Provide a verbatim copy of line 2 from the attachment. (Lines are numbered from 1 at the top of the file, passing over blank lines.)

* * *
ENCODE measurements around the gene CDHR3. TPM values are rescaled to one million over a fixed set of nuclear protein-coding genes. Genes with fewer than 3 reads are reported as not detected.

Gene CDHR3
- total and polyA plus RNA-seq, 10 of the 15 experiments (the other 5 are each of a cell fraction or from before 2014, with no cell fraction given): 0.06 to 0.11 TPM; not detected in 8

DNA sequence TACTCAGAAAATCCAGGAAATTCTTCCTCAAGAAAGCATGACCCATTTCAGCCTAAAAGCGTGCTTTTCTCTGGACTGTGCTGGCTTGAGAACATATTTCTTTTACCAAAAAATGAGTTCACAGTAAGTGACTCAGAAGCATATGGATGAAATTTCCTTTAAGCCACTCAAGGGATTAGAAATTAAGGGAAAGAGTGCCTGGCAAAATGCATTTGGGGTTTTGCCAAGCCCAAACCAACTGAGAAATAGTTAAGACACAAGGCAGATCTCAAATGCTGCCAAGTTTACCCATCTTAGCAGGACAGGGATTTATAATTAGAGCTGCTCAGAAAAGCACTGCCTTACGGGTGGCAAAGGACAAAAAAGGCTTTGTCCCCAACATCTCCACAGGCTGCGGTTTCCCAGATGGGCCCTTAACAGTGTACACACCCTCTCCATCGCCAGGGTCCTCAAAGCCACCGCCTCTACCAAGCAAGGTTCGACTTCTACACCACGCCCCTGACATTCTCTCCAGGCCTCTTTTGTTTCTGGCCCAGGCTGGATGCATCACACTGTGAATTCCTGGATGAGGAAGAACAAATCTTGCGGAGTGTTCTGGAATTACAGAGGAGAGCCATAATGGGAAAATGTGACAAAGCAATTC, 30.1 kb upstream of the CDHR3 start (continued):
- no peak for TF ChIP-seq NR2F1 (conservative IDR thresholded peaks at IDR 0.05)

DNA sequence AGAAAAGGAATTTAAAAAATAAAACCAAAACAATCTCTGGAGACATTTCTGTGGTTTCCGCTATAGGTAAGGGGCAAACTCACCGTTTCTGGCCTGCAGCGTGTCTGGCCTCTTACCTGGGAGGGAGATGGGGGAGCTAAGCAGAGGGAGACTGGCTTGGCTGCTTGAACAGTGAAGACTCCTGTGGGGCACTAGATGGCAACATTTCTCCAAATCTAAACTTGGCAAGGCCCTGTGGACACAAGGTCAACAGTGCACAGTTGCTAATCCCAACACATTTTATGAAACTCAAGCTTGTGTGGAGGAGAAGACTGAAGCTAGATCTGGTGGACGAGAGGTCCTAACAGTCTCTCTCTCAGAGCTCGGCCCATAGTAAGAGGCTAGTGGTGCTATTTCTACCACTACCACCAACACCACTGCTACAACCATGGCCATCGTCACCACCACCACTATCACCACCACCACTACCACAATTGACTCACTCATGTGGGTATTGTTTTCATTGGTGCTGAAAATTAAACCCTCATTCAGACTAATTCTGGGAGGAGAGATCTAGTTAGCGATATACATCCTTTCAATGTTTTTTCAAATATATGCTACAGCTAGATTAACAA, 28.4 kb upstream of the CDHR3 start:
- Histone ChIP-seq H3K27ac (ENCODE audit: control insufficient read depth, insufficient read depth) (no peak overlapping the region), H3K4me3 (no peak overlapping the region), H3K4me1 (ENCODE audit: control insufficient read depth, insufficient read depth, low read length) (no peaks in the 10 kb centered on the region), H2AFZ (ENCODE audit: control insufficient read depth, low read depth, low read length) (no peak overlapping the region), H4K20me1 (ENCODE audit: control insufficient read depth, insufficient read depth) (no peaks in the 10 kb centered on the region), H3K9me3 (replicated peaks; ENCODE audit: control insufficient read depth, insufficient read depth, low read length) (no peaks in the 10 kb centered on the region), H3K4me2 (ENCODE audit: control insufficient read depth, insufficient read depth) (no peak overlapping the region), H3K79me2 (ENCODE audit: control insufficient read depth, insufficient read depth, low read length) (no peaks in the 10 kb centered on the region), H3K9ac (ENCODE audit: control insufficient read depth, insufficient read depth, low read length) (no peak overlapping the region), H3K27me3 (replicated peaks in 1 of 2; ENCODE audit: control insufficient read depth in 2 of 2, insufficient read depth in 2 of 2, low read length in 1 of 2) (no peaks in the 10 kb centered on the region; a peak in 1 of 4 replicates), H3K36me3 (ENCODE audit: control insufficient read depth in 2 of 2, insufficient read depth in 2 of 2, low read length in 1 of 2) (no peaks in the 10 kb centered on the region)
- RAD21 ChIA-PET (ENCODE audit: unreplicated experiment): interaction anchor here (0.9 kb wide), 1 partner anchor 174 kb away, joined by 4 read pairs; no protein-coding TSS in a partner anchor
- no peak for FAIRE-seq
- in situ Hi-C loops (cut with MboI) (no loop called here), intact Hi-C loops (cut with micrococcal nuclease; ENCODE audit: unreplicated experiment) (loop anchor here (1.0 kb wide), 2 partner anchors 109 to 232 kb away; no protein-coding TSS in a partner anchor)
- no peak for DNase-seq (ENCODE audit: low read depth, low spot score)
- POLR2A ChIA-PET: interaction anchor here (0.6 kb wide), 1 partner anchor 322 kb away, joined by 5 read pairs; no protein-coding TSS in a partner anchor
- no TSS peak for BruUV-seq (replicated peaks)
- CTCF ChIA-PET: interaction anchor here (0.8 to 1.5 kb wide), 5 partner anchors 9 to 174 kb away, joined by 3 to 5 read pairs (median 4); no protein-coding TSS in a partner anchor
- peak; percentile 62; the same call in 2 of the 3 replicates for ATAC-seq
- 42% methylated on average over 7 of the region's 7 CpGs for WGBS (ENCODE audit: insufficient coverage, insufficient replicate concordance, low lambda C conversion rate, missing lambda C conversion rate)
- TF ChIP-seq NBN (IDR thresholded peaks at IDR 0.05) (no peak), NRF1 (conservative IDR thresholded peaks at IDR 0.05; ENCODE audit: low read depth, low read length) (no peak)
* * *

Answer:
Gene CDHR3